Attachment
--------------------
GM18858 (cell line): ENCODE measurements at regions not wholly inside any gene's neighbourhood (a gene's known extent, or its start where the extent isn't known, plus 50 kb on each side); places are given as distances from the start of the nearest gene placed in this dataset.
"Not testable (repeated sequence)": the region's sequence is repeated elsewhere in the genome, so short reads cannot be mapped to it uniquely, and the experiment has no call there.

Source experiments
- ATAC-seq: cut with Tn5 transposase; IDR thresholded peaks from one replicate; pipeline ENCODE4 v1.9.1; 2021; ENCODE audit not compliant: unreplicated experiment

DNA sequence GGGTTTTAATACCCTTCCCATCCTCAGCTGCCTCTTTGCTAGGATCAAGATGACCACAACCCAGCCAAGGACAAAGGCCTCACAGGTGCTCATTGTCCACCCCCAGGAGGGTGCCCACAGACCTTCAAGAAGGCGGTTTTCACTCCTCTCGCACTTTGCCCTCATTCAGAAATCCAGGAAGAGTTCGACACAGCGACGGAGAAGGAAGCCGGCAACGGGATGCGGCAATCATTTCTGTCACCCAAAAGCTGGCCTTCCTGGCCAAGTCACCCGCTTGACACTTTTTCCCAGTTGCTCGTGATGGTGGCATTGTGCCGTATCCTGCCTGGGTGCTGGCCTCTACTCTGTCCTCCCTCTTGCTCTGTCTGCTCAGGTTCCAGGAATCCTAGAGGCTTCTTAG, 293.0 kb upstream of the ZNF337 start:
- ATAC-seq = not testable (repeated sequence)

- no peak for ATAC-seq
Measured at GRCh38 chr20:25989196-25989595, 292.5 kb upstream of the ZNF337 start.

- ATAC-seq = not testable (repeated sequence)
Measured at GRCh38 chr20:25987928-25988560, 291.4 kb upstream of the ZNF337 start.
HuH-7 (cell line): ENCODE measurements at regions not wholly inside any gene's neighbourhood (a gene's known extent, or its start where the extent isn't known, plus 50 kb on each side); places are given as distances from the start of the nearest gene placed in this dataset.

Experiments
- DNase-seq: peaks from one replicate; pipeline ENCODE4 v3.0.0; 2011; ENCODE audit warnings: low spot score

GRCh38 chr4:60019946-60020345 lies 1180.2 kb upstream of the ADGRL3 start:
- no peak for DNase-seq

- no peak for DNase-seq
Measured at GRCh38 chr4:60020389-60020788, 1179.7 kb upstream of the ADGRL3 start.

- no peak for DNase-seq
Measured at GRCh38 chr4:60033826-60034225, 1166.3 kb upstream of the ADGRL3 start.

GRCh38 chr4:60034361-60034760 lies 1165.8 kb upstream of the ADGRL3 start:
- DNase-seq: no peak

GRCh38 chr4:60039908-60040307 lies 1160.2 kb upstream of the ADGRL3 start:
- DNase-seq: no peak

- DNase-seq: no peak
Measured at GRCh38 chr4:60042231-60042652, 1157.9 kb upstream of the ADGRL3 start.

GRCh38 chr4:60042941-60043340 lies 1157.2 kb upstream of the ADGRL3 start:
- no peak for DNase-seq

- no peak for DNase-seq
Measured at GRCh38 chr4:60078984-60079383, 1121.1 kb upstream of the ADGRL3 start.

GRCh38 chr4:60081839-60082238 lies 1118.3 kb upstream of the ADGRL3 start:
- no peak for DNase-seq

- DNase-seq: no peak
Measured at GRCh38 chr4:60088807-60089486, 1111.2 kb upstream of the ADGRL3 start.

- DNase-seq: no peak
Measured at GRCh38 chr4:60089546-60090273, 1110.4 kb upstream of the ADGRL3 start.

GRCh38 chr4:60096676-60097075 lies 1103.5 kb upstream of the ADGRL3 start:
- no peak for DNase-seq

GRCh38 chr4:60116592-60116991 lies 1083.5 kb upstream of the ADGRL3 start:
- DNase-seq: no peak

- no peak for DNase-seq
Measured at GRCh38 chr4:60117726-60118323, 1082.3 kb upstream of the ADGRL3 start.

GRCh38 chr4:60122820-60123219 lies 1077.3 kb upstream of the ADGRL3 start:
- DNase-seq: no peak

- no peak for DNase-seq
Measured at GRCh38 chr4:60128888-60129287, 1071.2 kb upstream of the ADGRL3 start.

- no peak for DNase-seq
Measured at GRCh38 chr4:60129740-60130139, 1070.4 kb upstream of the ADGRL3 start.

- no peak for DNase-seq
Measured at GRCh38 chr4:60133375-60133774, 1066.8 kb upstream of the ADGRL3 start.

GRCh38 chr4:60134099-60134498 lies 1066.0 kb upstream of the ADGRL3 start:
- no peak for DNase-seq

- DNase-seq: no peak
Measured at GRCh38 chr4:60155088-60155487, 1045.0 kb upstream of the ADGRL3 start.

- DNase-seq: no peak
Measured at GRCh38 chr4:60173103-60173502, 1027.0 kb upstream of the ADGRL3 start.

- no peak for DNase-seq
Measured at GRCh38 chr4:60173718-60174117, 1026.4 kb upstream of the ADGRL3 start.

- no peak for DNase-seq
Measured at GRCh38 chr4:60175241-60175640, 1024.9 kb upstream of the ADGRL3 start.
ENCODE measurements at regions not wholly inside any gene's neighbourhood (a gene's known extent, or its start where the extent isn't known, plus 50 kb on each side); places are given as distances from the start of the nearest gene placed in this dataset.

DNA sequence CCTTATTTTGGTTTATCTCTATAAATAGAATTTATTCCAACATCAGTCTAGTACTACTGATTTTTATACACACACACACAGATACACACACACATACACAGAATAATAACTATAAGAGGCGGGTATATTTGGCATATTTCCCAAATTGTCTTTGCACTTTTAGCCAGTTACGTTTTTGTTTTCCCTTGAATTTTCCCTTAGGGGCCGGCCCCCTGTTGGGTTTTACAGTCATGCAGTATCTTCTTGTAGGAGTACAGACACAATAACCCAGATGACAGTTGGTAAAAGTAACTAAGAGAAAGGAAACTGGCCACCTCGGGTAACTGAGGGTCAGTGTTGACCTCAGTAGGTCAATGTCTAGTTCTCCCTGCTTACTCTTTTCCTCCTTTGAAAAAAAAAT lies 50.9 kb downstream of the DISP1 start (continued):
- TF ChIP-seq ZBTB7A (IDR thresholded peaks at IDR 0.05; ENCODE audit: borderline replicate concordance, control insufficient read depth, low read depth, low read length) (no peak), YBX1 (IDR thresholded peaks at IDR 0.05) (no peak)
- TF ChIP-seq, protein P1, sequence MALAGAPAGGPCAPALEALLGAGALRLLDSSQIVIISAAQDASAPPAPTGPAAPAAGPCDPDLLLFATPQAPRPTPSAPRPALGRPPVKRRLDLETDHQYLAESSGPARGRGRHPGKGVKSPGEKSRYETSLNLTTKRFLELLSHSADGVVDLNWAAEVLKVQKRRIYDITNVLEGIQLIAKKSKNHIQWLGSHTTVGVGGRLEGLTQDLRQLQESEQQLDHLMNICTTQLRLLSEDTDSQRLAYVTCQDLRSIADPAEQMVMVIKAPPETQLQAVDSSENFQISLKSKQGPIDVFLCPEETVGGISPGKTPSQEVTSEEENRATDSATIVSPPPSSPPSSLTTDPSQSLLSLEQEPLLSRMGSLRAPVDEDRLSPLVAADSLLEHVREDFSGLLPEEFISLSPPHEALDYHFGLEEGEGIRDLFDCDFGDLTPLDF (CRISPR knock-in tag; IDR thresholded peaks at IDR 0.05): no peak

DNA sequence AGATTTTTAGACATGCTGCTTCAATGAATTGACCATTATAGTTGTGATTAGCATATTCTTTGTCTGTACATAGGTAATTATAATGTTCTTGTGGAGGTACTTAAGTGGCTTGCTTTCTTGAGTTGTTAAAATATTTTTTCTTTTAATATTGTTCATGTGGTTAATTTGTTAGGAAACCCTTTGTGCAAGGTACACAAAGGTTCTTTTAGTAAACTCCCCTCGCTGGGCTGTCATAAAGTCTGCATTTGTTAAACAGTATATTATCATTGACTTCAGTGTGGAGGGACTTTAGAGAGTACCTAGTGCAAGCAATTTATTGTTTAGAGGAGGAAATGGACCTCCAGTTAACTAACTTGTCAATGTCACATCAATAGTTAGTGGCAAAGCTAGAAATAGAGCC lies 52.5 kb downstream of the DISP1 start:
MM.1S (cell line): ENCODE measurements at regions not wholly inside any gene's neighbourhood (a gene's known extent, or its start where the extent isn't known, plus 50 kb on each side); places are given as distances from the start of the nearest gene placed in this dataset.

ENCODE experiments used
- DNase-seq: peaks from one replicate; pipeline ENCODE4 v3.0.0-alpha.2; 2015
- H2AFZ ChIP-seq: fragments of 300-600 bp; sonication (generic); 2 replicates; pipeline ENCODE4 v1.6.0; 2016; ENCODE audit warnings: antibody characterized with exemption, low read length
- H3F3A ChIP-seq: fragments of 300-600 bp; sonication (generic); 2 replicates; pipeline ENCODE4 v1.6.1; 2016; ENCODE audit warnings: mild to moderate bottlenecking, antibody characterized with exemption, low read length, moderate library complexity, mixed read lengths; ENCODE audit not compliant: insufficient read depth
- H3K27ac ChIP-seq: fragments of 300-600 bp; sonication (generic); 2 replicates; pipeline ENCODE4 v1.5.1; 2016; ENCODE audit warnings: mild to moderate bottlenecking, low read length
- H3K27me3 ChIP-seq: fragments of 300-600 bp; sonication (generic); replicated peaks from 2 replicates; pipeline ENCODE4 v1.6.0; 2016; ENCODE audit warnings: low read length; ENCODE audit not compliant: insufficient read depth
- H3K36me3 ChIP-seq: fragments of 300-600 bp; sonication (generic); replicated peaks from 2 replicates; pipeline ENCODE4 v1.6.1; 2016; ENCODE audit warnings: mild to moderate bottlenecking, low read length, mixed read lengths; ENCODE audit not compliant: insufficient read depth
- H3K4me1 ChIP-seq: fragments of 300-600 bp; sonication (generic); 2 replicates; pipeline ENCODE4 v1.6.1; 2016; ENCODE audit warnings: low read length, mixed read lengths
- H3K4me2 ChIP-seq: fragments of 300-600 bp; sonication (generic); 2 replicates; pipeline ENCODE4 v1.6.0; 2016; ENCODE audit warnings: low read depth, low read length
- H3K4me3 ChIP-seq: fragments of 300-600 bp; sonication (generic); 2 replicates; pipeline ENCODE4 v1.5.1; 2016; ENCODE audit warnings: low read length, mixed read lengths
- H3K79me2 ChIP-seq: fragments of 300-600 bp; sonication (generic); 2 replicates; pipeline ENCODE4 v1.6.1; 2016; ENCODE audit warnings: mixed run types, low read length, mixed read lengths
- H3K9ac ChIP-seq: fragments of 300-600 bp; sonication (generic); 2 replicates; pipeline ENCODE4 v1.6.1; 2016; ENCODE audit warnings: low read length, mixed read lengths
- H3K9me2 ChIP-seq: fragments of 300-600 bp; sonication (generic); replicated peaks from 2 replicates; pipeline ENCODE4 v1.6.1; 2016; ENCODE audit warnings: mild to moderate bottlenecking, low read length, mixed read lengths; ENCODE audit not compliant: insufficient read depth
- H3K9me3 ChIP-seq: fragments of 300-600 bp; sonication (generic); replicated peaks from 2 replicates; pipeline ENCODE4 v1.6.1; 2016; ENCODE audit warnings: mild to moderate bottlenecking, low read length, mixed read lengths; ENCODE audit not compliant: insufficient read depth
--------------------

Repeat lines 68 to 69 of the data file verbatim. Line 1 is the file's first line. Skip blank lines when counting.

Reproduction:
- H2AFZ ChIP-seq: fragments of 300-600 bp; sonication (generic); 2 replicates; pipeline ENCODE4 v1.6.0; 2016; ENCODE audit warnings: antibody characterized with exemption, low read length
- H3F3A ChIP-seq: fragments of 300-600 bp; sonication (generic); 2 replicates; pipeline ENCODE4 v1.6.1; 2016; ENCODE audit warnings: mild to moderate bottlenecking, antibody characterized with exemption, low read length, moderate library complexity, mixed read lengths; ENCODE audit not compliant: insufficient read depth